1965 Antique Tractor Show

The following is a report on the Pioneer Gas Engine Association's 1965 Antique Tractor Show & Reunion in Honeoye Falls, NY.

| January/February 1966

  • Rawleigh Engines
    Here is a picture of my one and one-half horse International GasEngine, which I built into a tractor.
  • Old Gas Engines
    I am fourteen years old. Igot this engine from my uncle. It was stuck so tight that I had tocut a wooden block to drive out the piston.
  • International Gas Engine
    Here is a picture of my Rawleigh 1/2 HP that I have taken apartto repair and paint.

  • Rawleigh Engines
  • Old Gas Engines
  • International Gas Engine

The summer had been unusually dry, and we all wondered if the wheat would be ripe enough to cut and thresh by Reunion time. As it turned out, all the worry was for nothing. This happened at the 1965 Antique Tractor Show & Reunion organized by the Pioneer Gas Engine Association, Inc., which was held July 30, 31, and Aug. 1st on the  grounds of the Mendon Pioneer Museum in Honeoye Falls, N.Y. The weather was nice; on the cool side with the threat of rain now and then. The much needed rain came at 9:00 Sunday night after the engines were put to bed and almost everyone had left for home.

There were twenty-three gasoline tractors in operation in the daily parades. Among the largest were a 22-44 Minneapolis owned by Harry Schoff of Honeoye Falls; a 1924 Aultman-Taylor 22-45 owned by David Shearns of Marion, N.Y.; and a 1926 cross motor Case 25-45 owned by  Donald Luteyn Sr. of Palmyra, N.Y. Other makes represented were Huber, Oil Pull, McCormack-Deering, Ford-son, John Deere, and Hart-Parr. Harold Ball of Honeoye Falls had his homemade run-about powered with a 4 H.P. International Famous vertical gas engine. He was kept busy giving rides. Other attractions were a 1924 Huber steam traction engine and a Monarch steam road roller, both owned by Harry Schoff.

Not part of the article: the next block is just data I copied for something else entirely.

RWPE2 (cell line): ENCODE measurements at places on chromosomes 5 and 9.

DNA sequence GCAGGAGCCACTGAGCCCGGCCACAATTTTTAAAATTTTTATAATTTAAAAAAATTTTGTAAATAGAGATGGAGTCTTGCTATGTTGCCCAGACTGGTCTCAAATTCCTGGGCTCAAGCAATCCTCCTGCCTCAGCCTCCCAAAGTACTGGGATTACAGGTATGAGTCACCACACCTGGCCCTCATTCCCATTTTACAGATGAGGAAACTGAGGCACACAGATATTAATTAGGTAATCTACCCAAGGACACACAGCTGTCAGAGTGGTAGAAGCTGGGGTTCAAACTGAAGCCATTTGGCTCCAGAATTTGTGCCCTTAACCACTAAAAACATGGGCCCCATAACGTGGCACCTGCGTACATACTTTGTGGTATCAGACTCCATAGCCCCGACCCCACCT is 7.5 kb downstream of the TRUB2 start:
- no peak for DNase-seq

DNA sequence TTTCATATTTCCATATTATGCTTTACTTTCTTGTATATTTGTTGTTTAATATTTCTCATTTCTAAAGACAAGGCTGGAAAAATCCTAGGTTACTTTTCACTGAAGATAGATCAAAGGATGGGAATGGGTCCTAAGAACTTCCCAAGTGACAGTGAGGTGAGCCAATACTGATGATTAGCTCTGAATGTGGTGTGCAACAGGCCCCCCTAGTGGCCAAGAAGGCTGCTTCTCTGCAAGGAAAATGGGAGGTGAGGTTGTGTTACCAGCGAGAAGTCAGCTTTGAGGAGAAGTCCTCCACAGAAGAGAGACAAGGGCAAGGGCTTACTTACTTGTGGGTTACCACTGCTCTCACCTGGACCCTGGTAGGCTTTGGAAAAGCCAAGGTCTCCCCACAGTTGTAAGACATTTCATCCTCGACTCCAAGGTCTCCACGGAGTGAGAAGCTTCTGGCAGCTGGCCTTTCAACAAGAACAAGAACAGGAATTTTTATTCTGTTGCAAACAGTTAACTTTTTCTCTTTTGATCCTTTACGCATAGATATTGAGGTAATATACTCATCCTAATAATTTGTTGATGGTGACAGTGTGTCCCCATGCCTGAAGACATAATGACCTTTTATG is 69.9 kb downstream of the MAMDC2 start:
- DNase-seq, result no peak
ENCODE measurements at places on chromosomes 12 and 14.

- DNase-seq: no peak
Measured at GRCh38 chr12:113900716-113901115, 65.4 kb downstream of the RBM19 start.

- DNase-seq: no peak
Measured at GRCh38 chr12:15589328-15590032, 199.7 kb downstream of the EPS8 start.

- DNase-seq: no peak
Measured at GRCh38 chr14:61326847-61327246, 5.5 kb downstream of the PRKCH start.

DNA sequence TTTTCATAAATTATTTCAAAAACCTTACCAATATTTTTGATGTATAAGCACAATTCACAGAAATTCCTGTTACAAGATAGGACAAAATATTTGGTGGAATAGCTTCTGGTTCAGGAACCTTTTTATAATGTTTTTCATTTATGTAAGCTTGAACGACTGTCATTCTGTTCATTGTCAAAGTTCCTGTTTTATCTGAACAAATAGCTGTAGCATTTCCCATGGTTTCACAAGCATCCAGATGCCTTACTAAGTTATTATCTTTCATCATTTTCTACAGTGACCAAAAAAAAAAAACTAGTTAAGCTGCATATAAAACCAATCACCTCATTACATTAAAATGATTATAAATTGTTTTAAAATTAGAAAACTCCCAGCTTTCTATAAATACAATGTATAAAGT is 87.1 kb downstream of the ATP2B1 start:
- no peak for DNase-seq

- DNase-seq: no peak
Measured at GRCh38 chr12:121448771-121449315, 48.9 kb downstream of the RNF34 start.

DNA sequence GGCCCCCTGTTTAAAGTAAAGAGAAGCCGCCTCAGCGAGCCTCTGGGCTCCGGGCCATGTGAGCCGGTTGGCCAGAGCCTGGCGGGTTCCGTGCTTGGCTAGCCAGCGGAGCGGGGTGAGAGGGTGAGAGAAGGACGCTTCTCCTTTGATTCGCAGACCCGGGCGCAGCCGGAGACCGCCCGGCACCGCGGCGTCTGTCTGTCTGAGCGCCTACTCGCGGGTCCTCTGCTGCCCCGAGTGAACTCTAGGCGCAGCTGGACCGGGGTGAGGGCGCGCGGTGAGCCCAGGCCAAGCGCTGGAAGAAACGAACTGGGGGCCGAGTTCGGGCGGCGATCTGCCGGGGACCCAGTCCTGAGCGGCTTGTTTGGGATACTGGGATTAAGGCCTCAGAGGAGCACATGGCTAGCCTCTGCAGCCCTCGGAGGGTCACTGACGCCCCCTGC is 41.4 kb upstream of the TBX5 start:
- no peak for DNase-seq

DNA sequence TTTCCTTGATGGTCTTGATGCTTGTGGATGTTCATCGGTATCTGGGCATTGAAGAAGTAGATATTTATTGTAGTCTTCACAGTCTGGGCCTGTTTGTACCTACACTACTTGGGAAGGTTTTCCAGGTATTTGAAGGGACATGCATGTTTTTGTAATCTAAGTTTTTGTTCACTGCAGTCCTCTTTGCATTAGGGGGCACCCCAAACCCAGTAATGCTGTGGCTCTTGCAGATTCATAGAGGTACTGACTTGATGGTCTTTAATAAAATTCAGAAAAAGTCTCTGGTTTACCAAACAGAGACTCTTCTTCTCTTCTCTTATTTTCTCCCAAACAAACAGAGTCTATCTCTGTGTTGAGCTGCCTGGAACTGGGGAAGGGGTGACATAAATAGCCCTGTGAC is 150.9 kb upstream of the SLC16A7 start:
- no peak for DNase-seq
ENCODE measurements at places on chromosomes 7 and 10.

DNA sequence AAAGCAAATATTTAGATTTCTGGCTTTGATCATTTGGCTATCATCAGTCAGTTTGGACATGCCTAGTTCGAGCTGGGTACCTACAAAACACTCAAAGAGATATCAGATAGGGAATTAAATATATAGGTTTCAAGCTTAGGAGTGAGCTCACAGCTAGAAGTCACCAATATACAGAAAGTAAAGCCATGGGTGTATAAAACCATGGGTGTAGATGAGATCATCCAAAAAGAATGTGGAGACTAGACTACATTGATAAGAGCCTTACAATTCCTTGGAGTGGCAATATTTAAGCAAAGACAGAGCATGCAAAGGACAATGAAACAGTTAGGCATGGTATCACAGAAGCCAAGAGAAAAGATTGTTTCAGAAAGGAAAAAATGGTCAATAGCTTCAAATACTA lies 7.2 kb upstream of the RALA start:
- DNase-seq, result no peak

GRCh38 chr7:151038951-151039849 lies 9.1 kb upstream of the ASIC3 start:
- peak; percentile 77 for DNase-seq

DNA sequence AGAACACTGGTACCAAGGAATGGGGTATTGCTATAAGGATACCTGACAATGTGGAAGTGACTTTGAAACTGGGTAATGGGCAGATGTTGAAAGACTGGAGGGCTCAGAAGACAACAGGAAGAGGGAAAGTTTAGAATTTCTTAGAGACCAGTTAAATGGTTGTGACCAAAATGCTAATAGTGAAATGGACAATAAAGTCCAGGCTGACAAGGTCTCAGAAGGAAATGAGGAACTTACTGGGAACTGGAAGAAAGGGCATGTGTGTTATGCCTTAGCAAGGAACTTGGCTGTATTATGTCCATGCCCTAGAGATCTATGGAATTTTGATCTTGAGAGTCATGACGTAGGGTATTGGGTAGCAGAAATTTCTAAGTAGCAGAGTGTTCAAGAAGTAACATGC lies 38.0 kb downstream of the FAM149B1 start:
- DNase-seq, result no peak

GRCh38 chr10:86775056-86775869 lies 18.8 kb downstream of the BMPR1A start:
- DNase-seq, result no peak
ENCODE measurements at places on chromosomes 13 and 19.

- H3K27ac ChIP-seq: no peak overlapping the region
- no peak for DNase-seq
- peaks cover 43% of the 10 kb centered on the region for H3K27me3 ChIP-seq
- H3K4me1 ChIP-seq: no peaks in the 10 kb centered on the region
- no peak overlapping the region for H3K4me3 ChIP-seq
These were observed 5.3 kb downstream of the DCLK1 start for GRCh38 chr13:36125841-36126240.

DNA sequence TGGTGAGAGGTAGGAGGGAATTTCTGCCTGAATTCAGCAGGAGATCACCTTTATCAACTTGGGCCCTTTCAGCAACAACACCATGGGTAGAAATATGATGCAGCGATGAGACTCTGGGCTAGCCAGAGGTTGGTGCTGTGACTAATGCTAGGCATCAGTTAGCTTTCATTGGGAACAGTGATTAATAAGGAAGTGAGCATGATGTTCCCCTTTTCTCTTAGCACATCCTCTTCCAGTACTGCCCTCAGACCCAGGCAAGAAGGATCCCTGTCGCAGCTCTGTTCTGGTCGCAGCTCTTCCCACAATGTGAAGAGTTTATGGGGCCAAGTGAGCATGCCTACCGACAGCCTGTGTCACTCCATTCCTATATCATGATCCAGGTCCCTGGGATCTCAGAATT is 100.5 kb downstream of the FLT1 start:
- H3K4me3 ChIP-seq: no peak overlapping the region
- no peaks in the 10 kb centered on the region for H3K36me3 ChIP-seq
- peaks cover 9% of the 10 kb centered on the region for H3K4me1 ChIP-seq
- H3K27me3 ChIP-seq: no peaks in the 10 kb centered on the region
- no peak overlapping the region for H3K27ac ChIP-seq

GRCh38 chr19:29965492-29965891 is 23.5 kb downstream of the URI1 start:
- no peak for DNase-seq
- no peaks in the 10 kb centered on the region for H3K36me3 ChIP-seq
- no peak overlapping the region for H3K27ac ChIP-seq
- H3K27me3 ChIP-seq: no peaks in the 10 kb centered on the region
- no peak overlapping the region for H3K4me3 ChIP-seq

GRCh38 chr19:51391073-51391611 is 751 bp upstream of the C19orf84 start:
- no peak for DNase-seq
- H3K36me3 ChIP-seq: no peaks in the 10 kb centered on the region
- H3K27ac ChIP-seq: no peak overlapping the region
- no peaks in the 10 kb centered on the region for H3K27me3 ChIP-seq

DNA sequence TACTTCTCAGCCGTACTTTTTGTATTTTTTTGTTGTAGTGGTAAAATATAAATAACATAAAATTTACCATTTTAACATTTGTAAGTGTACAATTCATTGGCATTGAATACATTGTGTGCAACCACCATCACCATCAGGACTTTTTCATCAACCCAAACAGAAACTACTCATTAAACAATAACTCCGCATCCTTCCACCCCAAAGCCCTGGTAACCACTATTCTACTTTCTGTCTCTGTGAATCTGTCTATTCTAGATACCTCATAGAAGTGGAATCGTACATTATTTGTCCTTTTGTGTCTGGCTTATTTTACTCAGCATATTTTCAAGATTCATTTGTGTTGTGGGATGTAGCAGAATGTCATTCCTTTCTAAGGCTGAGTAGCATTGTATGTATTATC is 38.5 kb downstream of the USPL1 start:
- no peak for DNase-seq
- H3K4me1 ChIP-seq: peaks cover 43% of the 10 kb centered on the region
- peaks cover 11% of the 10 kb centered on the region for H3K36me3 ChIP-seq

I have been collecting old Gas Engines for several years. I now have 31; from single cylinder Maytag to 7 hp. Sears. I have several reconditioned and painted in original color and plan to recondition them as time permits. The one on three wheel truck is a Win. Galloway Handy Andy. My wife and I purchased it around 1925 from the Wm. Galloway Co. to operate our wood Maytag washing machine. I think the price was $32.50 plus freight. The wood base that it is on is the original base that came with it. The trucks I picked up in junk yard. Have just given it a paint job. The fly wheels are 10'' in diam.

There were 146 gasoline engines in operation. Some were powering allied equipment, such as generators, corn sheller, feed grinder, water pump, milking machine pump, small baker fan, etc. One of the most interesting exhibits was owned by Dick Wood and son from Livonia. Dick's daughter was dressed in a long dress and sunbonnet, and did her wash many times over with an old washing machine run by a gasoline engine. Dick also had a D.C. generator which lit up several bulbs. It is exhibits such as these that make for an interesting show and attract the visitor's attention.

There were three flatbed trailers loaded with gasoline engines bolted to the floor. This provides an excellent way of transporting the engines and saves time in setting them up. All that is needed is good blocking under the trailer.

A new attraction this year was the 40 H.P. Olin engine, owned by Harry Schoff, who owns the grounds where the Reunion is held. This engine was started, for the first time since Harry had it home, on Saturday. You would have thought the entire place was on fire, with all the smoke from the exhaust. When it was all cleaned out, it ran like a top and one could carry on a conversation between the 'pops'.


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